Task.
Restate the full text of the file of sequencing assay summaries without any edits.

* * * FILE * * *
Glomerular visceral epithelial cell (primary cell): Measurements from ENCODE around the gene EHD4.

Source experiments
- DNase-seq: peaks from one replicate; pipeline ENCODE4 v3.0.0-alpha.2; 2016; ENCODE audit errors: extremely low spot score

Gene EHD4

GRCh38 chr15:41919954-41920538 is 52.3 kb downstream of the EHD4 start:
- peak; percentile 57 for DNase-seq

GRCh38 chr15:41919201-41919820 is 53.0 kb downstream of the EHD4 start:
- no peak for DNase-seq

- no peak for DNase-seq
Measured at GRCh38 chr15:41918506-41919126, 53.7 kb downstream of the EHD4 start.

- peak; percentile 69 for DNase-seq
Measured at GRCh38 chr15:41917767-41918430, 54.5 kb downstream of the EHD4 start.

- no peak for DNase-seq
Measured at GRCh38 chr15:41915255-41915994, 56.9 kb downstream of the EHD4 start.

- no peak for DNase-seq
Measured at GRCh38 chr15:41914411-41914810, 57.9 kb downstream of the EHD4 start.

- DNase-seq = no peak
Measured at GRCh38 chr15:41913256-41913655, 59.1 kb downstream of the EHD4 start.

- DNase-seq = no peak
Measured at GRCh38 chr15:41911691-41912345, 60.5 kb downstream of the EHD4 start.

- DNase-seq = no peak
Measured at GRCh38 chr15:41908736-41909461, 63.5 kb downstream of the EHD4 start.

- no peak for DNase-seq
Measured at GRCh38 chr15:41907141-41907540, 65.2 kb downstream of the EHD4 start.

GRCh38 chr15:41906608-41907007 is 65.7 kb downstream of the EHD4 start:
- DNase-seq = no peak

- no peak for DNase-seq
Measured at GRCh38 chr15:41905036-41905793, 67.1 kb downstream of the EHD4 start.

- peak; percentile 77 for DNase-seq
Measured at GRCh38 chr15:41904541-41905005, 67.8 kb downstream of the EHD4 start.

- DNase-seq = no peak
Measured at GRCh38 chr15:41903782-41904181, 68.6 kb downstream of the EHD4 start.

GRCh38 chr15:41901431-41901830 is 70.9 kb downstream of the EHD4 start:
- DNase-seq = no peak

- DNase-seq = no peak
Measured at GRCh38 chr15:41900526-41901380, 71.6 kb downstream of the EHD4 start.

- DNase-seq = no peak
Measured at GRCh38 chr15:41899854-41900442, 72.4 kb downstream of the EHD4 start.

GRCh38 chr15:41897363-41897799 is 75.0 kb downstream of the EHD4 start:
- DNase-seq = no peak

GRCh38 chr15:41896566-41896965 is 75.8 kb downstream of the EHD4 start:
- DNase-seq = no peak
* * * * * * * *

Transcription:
Glomerular visceral epithelial cell (primary cell): Measurements from ENCODE around the gene EHD4.

Source experiments
- DNase-seq: peaks from one replicate; pipeline ENCODE4 v3.0.0-alpha.2; 2016; ENCODE audit errors: extremely low spot score

Gene EHD4

GRCh38 chr15:41919954-41920538 is 52.3 kb downstream of the EHD4 start:
- peak; percentile 57 for DNase-seq

GRCh38 chr15:41919201-41919820 is 53.0 kb downstream of the EHD4 start:
- no peak for DNase-seq

- no peak for DNase-seq
Measured at GRCh38 chr15:41918506-41919126, 53.7 kb downstream of the EHD4 start.

- peak; percentile 69 for DNase-seq
Measured at GRCh38 chr15:41917767-41918430, 54.5 kb downstream of the EHD4 start.

- no peak for DNase-seq
Measured at GRCh38 chr15:41915255-41915994, 56.9 kb downstream of the EHD4 start.

- no peak for DNase-seq
Measured at GRCh38 chr15:41914411-41914810, 57.9 kb downstream of the EHD4 start.

- DNase-seq = no peak
Measured at GRCh38 chr15:41913256-41913655, 59.1 kb downstream of the EHD4 start.

- DNase-seq = no peak
Measured at GRCh38 chr15:41911691-41912345, 60.5 kb downstream of the EHD4 start.

- DNase-seq = no peak
Measured at GRCh38 chr15:41908736-41909461, 63.5 kb downstream of the EHD4 start.

- no peak for DNase-seq
Measured at GRCh38 chr15:41907141-41907540, 65.2 kb downstream of the EHD4 start.

GRCh38 chr15:41906608-41907007 is 65.7 kb downstream of the EHD4 start:
- DNase-seq = no peak

- no peak for DNase-seq
Measured at GRCh38 chr15:41905036-41905793, 67.1 kb downstream of the EHD4 start.

- peak; percentile 77 for DNase-seq
Measured at GRCh38 chr15:41904541-41905005, 67.8 kb downstream of the EHD4 start.

- DNase-seq = no peak
Measured at GRCh38 chr15:41903782-41904181, 68.6 kb downstream of the EHD4 start.

GRCh38 chr15:41901431-41901830 is 70.9 kb downstream of the EHD4 start:
- DNase-seq = no peak

- DNase-seq = no peak
Measured at GRCh38 chr15:41900526-41901380, 71.6 kb downstream of the EHD4 start.

- DNase-seq = no peak
Measured at GRCh38 chr15:41899854-41900442, 72.4 kb downstream of the EHD4 start.

GRCh38 chr15:41897363-41897799 is 75.0 kb downstream of the EHD4 start:
- DNase-seq = no peak

GRCh38 chr15:41896566-41896965 is 75.8 kb downstream of the EHD4 start:
- DNase-seq = no peak